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The Google Pixel has never been about the hardware. While the industry was toying with foldable screens, 100x zoom cameras, and action buttons, the Pixel was always brains over brawn, pushing the envelope little by little through algorithms and machine learning -- so much so that users began to wonder if all the flashy hardware was even necessary; if you truly needed a telephoto lens to capture a portrait photo.
With the new Google Pixel 8 and Pixel 8 Pro, that level of skepticism and curiosity is at an all-time high for me. Because Google's approach to making a smartphone remains, and this time, it's leveraging AI in all the places: Search, Photos, the Phone and Camera apps, et cetera. That means more than ever, you'll be asking yourself, "Do I need AI to help me?" from when you're capturing photos to communicating with those around you.
If any (or all) of that interests you, read on. And if you're just tuning in to see how the new Pixel phones fare as, well, phones, you'll want to scroll along, too.
A curvier design makes all the difference -- Google made some subtle design shifts with this year's Pixel phones, and you really have to hold the two alongside the Pixel 7 series to grasp the differences. Both models now feature more rounded corners that are less likely to dig into your palms when held firmly, and it certainly helps that the back glass curves into the edges for a pebble-like hand feel.
I'm particularly fond of Google's material choices for the Pixel 8 Pro, opting for a satin/matte finish versus last year's glossy. This change drastically reduces fingerprint smudges, especially on the Obsidian (black) colorway. In fact, my matte black envy was real when I saw a fellow journalist unbox their review unit soon after we picked them up on the first day.
Fortunately, the Bay (blue) color has grown on me; you'd be doing the vibrant hue a disservice if you put anything but a clear case over it. It's also rare to find a Pro/Ultra/Max handset with such playful finishes nowadays (read: Apple's iPhone 15 Pro colors are boring).
Bright and ultra-smooth Actua displays -- The Pixel 8 and Pixel 8 Pro feature Actua and Super Actua displays, respectively, with the main advantage being screen brightness. This is one of the most significant upgrades with this year's Pixels, given how much more reliant I've become on smartphones when outdoors. From ensuring the proper framing of subjects in photos to scanning Google Maps while I scurry between meetings, a brighter, more visible display goes a long way.
The Pixel 8 Pro (2,400 nits) gets brighter than the Pixel 8 (2,000 nits), but I've had no problems using the latter in direct sunlight, which I couldn't say about the previous generations of Pixels, not even the $1,800 one. Pixel 8 also gets a bump-up in refresh rate, moving it further away from the cheaper Pixel 7a's 90Hz and in line with the Pro model's 120Hz. That's especially worth noting because Google is charging $100 more for this year's Pixels, so you'll want all the upgrades you can get.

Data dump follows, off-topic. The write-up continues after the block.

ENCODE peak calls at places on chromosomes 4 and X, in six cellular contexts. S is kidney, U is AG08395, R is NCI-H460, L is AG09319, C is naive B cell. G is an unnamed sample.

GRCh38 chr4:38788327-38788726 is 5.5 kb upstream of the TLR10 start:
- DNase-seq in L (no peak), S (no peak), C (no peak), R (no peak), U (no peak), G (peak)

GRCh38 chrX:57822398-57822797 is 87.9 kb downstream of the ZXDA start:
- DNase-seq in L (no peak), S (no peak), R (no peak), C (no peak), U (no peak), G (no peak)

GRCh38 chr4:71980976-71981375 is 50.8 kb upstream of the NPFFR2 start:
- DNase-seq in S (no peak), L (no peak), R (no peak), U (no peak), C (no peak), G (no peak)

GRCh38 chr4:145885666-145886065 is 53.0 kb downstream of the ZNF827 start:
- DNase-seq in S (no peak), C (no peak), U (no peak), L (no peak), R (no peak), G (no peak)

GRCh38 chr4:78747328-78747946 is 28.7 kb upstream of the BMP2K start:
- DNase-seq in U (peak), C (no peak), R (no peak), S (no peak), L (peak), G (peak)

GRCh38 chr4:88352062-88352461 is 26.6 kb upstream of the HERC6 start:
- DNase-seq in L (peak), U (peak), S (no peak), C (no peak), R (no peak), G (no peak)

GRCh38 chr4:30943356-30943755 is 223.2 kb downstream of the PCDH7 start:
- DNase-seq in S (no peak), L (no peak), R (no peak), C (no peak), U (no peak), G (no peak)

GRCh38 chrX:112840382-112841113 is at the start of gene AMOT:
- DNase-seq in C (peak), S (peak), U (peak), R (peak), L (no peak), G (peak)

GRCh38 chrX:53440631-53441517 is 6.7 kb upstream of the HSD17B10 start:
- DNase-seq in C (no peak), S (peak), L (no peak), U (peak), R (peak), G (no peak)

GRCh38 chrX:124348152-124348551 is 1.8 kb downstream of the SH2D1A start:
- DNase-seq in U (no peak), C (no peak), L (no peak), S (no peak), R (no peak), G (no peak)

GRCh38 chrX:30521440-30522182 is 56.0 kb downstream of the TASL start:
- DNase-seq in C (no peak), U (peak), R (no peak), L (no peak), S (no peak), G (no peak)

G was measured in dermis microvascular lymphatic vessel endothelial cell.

Subtle camera improvements that matter -- The Google Pixel has always been a camera-first handset, and this year's Pixel 8 and 8 Pro can certainly go head to head with competing flagships. On the hardware front, Google improved the light sensitivity of every sensor, giving the 50MP main camera an f/1.7 aperture, the 48MP ultra-wide an f/1.9 aperture, and the 48MP telephoto lens -- exclusive to the Pro model -- an f/2.8 aperture. Basically, expect more detail and true-to-life colors, especially in low-light environments.
For example, I captured this photo on a moving (and shockingly empty) New York City express bus as it drove through a dimly lit tunnel. What impresses me is how the Pixel 8 Pro was able to capture the finer details, like the texture of the seats from the front row to the back and the text on the window stickers. Keep in mind that the bus was shaking in all directions as I was taking the picture, so the camera stabilization and HDR capabilities are on full display here.
Here's another shot that I took but with the 48MP ultrawide lens. The new Pixel phones support Macro mode, meaning you can capture subjects as close as just two centimeters away. In the image below of a potted planet, I like the detail and center focus and how the ultrawide lens creates a warping effect on the edges. It really gives an otherwise dull image some added flare.
And for something even more fun, check out this image from a bird outing at my local park. Isn't it adorable? The image to the right is not a zoomed-in photo, by the way, but instead is the aftermath of repositioning and resizing subjects with the new AI-powered Magic Editor, turning the little birdy into a creature who's clearly had enough of...everything.
My suggestion to Google is to automatically give subjects a touch of sharpness when enlarged. That way, the bird in the modified photo, for example, will appear more realistic with the surroundings.
Google Tensor G3 -- Features like Magic Editor are made possible by the new Google Tensor G3 chip, which powers standard tasks like app browsing, multitasking, and watching videos, and AI-enabled services like Google Assistant and Google Photos. At a performance level, I've yet to experience any major hiccups on both Pixel 8 devices, even when I tried to push the Pro model to its limits by editing 360-degree footage while playing a YouTube video in the background.